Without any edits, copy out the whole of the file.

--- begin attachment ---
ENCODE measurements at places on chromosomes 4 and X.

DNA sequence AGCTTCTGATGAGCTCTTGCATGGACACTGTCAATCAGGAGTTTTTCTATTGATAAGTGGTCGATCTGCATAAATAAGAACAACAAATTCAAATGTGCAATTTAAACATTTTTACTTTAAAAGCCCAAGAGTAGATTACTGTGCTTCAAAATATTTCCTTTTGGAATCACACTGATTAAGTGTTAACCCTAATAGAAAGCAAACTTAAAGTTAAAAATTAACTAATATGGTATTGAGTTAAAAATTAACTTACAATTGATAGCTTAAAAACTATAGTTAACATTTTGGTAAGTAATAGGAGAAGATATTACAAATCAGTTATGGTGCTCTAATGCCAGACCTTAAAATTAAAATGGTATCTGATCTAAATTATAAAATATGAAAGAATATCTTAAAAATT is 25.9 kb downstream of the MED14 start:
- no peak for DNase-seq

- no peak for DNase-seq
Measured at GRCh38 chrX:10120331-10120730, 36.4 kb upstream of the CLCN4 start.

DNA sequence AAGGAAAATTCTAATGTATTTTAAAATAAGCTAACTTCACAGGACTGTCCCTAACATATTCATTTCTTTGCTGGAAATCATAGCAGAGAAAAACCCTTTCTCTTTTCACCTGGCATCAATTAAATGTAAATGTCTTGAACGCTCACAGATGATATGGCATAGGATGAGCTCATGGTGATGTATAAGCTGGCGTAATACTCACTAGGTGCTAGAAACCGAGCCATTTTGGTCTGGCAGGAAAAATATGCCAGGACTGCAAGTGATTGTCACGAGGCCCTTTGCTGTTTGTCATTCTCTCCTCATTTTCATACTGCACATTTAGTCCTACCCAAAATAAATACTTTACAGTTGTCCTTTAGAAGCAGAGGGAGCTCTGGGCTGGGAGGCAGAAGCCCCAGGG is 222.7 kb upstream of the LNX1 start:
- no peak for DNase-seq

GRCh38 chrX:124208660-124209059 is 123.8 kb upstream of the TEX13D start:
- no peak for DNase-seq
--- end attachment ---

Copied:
ENCODE measurements at places on chromosomes 4 and X.

DNA sequence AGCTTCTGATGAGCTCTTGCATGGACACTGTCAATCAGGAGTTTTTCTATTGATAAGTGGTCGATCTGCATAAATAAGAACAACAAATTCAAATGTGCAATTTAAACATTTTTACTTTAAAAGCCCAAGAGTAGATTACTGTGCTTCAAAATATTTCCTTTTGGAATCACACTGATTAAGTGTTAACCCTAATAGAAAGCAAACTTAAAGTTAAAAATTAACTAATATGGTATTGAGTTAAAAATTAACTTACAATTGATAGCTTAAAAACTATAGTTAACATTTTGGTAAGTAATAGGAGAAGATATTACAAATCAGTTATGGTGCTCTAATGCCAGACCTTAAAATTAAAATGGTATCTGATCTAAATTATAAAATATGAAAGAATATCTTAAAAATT is 25.9 kb downstream of the MED14 start:
- no peak for DNase-seq

- no peak for DNase-seq
Measured at GRCh38 chrX:10120331-10120730, 36.4 kb upstream of the CLCN4 start.

DNA sequence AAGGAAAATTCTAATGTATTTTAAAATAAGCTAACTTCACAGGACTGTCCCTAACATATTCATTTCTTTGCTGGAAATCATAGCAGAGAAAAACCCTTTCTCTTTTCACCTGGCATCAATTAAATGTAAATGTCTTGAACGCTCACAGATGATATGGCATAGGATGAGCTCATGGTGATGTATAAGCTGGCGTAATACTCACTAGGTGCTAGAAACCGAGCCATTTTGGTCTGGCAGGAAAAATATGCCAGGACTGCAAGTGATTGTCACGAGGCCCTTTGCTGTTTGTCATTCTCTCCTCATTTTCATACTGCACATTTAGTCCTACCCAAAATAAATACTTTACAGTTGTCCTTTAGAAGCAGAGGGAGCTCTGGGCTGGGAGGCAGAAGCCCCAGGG is 222.7 kb upstream of the LNX1 start:
- no peak for DNase-seq

GRCh38 chrX:124208660-124209059 is 123.8 kb upstream of the TEX13D start:
- no peak for DNase-seq